Dance Teachers: You’ve got to have faith!
Believe in your corrections, believe in your teacher. Now repeat it again and again, and then write it down ten times. It should be a chant that all students older than the age of 8 say as they go into class!
Don't you love it when a student you teach comes to tell you about some revelation he or she just experienced in another class? It was a correction that you gave only 5,000 times! Finally, the student gets it and hears it. Don't lose faith in yourself. You know what you are doing and that you are a good dance teacher. Students will learn, and you have the key.
It's all about the faith. No, I am not going to get religious on you now! It's about showing the students to trust you as a teacher and understand that you are there to guide them to a higher level. If they are there just for recreation, it is important to point out to them that part of recreation is to have fun.
In dance the real fun begins when you start to have a knowledge or vocabulary of steps. To master these steps, corrections will be given and, if applied, will lead to greater joy and self-expression. I like to use this analogy: If you have a piano and you sit down at it and play "chop sticks," how long will it take before you get bored with playing that? You need to learn, get better and broaden your knowledge.
The key is to inspire the students to have faith in what we are saying and know that, if they can understand the correction, they will get better.
So how do we do it?
How can we convince the students to have faith in what we say—and to love hearing any bit of information we impart to them?
How do we go beyond a correction, other than to verbalize, demonstrate and then have them do it?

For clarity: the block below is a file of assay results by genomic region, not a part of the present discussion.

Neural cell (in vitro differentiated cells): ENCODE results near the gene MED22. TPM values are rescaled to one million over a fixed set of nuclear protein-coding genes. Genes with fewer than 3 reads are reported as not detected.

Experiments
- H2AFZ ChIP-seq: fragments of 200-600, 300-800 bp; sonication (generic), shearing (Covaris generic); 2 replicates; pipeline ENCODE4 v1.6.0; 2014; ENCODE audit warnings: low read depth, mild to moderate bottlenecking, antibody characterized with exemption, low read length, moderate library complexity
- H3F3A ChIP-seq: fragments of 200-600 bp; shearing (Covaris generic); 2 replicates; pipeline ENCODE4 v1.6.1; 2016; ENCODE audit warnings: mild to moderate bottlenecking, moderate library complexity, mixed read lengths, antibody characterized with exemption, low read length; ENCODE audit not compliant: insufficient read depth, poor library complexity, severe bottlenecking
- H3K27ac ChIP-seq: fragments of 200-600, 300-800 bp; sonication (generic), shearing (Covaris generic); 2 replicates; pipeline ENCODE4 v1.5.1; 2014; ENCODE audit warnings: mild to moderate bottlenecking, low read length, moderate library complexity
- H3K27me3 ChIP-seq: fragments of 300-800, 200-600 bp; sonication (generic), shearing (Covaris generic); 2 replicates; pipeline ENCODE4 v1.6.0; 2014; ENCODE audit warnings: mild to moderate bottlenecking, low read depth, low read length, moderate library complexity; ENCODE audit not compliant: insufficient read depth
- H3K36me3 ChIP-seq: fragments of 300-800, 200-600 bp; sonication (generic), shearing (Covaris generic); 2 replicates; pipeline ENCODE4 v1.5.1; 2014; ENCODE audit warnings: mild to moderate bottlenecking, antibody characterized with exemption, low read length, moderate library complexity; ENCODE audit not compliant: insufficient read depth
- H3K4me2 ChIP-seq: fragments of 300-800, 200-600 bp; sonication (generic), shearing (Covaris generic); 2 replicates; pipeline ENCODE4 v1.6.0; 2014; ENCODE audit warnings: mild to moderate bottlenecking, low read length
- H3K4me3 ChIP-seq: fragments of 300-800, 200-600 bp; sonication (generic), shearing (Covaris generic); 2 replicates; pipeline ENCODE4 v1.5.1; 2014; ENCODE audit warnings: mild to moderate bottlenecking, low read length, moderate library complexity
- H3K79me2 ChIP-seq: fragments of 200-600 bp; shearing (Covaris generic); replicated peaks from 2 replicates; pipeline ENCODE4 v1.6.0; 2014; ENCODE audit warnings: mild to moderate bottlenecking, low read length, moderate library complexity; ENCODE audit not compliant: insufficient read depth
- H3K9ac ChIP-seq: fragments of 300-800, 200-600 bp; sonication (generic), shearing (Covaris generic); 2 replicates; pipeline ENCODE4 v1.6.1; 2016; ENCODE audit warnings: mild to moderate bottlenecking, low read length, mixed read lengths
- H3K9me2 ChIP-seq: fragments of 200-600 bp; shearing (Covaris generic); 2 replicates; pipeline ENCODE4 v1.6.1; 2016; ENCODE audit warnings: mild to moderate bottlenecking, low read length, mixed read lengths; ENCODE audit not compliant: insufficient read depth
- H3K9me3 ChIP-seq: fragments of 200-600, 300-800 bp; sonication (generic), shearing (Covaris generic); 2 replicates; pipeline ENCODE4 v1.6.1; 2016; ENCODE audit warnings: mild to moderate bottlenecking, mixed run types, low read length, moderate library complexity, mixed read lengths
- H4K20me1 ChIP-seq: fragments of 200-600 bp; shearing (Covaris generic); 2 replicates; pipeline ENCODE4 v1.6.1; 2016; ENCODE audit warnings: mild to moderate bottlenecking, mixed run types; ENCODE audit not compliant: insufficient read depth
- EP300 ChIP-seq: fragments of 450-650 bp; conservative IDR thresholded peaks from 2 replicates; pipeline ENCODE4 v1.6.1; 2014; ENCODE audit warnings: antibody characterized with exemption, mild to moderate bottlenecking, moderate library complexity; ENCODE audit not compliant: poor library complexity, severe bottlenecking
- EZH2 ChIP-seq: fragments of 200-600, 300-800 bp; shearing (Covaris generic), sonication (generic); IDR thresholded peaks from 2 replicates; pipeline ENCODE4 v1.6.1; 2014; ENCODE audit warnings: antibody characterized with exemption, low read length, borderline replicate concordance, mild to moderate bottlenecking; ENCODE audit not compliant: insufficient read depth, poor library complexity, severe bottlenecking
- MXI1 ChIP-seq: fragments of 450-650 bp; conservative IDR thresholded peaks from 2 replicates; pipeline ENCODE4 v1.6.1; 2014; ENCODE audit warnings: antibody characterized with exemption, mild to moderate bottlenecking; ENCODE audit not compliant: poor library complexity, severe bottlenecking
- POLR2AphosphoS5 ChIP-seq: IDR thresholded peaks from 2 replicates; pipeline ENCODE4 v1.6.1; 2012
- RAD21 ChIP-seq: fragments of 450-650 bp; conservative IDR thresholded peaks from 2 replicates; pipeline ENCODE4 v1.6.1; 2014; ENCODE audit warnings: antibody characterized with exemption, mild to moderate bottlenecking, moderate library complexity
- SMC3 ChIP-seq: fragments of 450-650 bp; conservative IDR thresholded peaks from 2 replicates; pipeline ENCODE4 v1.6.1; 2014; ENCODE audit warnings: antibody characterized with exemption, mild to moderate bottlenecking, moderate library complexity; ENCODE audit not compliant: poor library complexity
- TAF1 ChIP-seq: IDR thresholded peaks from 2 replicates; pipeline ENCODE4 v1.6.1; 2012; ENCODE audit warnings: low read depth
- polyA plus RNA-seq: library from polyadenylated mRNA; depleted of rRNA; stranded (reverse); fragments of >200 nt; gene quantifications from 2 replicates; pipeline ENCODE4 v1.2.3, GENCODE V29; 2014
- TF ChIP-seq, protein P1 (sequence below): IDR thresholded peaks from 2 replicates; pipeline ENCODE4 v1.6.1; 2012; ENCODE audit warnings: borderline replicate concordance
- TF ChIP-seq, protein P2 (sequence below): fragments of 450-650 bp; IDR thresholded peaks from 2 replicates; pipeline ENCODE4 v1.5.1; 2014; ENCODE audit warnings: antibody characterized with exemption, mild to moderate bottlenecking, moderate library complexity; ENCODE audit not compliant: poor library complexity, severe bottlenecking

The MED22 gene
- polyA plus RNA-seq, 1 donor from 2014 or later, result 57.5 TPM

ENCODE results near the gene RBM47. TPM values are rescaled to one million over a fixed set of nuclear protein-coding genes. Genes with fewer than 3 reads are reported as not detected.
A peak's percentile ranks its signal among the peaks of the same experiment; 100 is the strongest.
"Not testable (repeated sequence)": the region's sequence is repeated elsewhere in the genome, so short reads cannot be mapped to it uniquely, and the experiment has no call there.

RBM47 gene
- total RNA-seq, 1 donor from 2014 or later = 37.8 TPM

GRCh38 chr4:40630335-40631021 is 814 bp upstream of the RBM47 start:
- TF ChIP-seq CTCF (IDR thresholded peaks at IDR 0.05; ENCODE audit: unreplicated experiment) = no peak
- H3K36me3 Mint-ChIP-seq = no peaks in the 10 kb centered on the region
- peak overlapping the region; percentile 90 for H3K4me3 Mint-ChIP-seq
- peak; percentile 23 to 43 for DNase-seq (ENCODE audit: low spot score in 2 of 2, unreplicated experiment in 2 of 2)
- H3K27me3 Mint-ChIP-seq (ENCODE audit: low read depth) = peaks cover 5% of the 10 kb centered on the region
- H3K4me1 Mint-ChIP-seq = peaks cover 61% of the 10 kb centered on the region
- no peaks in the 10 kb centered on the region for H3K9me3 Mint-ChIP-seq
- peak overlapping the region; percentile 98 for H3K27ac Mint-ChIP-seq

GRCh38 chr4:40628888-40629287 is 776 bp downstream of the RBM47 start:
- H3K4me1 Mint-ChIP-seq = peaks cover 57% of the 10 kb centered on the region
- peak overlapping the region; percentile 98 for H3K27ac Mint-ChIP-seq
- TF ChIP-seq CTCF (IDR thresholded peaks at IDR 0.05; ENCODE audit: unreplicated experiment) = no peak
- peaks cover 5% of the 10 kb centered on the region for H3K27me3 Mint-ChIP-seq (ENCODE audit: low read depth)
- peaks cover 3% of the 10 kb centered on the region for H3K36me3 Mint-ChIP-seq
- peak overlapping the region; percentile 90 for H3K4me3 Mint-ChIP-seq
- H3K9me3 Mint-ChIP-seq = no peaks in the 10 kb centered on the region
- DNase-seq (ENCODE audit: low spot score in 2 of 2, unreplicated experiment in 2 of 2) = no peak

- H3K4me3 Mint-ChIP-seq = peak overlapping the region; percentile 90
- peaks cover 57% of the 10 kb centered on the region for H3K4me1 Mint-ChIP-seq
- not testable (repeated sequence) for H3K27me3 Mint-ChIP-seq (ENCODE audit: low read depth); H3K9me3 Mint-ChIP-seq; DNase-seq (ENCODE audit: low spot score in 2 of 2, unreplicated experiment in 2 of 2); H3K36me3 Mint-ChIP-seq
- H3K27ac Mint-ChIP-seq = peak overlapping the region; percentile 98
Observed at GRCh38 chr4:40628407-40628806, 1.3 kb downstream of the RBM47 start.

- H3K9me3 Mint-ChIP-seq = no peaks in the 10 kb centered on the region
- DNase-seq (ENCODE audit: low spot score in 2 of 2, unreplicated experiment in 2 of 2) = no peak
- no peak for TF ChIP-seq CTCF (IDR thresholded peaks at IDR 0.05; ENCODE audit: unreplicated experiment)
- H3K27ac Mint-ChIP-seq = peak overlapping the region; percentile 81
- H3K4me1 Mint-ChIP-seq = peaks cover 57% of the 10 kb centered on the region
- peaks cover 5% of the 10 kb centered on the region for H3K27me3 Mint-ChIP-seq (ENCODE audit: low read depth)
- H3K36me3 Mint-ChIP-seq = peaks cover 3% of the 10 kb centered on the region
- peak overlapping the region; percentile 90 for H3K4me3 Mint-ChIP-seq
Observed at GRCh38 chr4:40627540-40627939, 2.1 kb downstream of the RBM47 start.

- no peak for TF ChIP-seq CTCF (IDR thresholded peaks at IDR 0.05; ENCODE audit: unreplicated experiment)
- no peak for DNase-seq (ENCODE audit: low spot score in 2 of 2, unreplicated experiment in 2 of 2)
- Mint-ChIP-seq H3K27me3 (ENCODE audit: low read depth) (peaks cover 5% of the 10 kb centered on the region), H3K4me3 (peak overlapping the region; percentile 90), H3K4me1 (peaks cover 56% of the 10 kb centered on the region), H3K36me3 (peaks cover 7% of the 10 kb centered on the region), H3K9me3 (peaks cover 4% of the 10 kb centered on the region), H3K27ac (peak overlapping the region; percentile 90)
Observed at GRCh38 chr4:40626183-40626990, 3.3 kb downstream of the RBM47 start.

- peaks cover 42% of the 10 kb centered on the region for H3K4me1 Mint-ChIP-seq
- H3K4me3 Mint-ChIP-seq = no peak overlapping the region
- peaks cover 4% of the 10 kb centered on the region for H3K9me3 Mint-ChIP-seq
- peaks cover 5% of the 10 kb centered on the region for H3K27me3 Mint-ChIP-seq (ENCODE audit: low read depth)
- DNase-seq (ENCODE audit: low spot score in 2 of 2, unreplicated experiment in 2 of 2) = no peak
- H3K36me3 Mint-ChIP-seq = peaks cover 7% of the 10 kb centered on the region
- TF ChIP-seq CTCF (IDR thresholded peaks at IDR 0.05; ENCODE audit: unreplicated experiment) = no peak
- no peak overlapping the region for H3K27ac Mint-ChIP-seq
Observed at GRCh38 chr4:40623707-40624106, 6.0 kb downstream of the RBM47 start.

Go that extra mile to show them that you care. I know that, in some ways, it may sound a bit corny. But we have found that it works like a charm every time. Students don't care about how much you know until they know how much you care, especially about them! Eye-to-eye contact and a smile will go a long way. Sometimes the most challenging students only want to know that someone really does care about them, even if the student has a funny way of asking for it. They are the ones who will really pull our focus and energy. The key is not to let them have it all. Sometimes just giving students a time out in class will do the trick. If students decide to be problematic for the day, I stop the class, make them go and sit down, and then watch the session. This sends a pretty strong message and usually is highly effective. No matter what happens, I always try to let students know in some way that I have their best interests in mind. I will not, however, let them get away with behavior that is detrimental to the rest of the class.
Receiving the gift of a correction!
That’s right—it is a gift. I like to ask my students: When you receive a gift, do you make a face and push it away? Of course not! You smile and accept it with open arms! That is why we have our students ALWAYS say thank you for a correction. This sets the tone for accepting it in the manner it is given. It also allows the student to take ownership of the correction. I constantly tell my class that they are there to learn—recreational or not! I am there to teach, coach and give constructive criticism. By the way, we also have our students come up at the end of class to curtsey or bow, and say thank you for the class. It sets a tone of appreciation, and that is a good place to be after any class.
Most parents just want their children to have fun, which means it is up to us to educate them and show them that we are teaching much more than dance. If students can learn how to apply corrections toward solving a problem, how many times in their lives will that be used? It is building the right mindset for learning and promoting coping skills…